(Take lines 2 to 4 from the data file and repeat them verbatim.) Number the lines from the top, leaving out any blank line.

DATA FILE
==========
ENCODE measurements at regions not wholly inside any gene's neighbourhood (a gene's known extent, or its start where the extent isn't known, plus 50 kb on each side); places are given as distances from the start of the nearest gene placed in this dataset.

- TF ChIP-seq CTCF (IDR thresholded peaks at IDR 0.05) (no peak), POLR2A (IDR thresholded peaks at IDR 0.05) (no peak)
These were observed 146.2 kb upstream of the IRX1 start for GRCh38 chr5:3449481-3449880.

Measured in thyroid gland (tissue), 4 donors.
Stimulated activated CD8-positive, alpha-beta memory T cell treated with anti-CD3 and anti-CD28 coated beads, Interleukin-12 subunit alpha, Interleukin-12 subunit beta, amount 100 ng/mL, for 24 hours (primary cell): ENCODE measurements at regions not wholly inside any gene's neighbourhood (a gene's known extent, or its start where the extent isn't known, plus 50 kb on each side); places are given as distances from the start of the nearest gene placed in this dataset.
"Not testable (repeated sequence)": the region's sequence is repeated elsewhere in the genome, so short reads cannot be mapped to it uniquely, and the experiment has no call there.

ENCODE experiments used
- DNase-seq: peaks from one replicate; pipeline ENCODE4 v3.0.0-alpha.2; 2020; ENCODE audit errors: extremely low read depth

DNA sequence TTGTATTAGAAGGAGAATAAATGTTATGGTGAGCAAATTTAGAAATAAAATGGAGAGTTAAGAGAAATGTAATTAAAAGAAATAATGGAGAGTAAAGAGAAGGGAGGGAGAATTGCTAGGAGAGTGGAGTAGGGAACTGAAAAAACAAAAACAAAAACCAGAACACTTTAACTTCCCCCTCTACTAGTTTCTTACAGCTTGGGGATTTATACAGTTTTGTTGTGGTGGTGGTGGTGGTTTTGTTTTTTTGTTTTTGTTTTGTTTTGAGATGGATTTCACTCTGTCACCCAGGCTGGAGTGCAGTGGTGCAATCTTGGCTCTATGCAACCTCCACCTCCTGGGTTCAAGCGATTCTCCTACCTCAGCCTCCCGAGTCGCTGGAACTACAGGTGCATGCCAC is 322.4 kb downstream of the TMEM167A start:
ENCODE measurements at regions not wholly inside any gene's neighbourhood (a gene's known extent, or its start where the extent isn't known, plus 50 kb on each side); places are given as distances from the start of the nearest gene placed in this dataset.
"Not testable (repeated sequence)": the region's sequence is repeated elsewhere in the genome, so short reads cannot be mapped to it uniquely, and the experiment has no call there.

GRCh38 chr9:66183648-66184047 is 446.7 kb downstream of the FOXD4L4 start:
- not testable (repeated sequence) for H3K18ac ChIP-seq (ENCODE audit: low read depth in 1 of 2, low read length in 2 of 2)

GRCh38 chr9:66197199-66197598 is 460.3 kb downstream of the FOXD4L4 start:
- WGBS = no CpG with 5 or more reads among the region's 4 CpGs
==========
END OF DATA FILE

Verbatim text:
- TF ChIP-seq CTCF (IDR thresholded peaks at IDR 0.05) (no peak), POLR2A (IDR thresholded peaks at IDR 0.05) (no peak)
These were observed 146.2 kb upstream of the IRX1 start for GRCh38 chr5:3449481-3449880.

Measured in thyroid gland (tissue), 4 donors.